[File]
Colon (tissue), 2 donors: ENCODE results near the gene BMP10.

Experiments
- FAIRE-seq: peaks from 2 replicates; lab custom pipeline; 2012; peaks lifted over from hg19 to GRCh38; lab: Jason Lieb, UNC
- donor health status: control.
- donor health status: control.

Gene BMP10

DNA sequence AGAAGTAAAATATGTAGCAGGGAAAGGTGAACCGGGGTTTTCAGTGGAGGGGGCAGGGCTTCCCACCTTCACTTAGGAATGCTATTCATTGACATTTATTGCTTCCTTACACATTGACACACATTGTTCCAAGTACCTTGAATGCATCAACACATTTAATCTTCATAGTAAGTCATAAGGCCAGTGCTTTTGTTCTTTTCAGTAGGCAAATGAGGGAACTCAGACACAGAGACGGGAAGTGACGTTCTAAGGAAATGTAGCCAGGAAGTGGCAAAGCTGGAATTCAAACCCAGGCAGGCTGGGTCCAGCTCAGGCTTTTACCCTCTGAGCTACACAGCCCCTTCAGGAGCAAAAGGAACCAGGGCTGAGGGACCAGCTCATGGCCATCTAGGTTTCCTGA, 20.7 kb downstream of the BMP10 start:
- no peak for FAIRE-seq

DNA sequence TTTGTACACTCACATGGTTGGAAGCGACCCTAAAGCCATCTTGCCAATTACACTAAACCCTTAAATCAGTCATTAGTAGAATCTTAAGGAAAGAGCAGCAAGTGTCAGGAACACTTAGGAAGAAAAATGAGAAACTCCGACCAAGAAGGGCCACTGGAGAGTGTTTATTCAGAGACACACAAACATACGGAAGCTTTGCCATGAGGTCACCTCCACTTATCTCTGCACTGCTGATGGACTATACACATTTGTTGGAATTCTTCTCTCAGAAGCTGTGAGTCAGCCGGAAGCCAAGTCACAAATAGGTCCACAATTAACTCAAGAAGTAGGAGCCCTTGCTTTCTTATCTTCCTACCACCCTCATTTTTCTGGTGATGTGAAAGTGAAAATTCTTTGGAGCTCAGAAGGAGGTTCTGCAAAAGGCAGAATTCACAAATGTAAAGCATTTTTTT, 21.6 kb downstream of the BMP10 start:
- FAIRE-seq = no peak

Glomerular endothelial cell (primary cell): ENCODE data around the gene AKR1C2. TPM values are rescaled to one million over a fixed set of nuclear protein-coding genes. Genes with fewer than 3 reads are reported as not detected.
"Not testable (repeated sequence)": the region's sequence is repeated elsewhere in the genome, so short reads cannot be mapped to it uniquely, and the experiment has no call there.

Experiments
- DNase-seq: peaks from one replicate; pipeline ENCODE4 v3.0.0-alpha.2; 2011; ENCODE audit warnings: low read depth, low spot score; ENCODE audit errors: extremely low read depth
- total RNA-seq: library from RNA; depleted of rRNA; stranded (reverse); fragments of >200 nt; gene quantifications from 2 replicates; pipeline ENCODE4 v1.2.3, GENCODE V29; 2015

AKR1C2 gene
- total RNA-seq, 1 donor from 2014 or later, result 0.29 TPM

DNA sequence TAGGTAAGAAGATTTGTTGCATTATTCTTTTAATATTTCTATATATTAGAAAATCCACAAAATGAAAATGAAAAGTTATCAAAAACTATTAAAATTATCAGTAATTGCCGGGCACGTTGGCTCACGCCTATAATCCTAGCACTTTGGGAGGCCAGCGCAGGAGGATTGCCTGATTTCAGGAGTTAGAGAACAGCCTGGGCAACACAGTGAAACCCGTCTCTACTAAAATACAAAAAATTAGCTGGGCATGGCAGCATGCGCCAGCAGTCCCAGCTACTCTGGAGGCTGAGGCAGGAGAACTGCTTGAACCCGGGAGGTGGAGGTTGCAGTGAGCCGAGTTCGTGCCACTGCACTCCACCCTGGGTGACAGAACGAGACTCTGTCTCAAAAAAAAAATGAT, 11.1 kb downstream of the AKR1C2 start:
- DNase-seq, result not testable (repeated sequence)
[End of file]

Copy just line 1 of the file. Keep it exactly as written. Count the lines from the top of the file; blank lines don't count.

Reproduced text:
Colon (tissue), 2 donors: ENCODE results near the gene BMP10.